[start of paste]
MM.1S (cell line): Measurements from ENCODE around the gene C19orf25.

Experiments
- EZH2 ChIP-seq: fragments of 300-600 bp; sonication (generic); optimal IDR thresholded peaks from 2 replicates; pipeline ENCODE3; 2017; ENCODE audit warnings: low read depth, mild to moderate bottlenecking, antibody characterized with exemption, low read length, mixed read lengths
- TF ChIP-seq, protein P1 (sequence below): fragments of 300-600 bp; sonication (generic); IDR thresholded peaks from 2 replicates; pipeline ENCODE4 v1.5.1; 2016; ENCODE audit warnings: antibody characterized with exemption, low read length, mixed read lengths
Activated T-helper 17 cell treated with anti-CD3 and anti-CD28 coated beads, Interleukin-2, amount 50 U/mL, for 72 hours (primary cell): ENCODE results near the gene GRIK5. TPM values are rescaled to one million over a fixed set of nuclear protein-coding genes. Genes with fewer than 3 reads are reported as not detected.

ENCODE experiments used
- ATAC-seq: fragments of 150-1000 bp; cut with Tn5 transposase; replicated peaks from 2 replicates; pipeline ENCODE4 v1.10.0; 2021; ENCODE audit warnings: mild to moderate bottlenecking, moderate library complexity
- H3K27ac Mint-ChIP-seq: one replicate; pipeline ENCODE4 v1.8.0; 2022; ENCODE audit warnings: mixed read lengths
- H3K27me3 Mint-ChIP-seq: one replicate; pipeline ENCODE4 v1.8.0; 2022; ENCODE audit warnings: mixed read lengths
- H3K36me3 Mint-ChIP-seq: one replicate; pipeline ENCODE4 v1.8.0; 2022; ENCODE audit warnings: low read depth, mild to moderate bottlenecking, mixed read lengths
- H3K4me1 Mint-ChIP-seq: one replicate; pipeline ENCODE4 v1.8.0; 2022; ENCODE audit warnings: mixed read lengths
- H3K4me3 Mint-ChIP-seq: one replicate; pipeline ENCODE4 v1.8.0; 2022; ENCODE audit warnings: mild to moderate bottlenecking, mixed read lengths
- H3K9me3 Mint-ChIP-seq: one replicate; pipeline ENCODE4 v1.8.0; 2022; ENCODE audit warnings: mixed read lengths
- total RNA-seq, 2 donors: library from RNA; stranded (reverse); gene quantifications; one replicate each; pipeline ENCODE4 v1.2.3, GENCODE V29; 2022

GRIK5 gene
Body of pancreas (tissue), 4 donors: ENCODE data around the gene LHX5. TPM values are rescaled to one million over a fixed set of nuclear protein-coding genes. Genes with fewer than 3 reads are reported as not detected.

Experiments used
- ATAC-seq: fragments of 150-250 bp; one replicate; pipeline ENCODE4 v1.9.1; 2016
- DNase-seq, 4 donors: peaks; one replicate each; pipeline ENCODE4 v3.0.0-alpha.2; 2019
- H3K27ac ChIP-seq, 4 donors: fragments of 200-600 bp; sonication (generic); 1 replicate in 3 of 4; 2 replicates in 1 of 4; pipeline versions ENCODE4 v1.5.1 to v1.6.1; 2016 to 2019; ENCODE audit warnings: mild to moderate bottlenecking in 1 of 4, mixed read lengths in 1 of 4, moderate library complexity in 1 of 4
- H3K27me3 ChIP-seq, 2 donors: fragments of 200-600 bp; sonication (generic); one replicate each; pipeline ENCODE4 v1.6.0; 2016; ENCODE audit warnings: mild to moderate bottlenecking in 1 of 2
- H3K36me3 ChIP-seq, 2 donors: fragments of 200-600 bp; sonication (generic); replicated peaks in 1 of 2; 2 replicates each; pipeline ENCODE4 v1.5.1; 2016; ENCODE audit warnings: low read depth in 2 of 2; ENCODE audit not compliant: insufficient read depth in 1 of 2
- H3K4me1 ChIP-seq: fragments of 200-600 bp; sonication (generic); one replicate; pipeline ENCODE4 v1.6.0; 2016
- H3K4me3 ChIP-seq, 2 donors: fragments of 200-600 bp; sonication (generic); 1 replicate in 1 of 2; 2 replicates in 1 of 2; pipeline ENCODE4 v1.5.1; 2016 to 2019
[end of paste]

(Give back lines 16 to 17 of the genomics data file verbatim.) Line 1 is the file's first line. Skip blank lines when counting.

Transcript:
Body of pancreas (tissue), 4 donors: ENCODE data around the gene LHX5. TPM values are rescaled to one million over a fixed set of nuclear protein-coding genes. Genes with fewer than 3 reads are reported as not detected.

Experiments used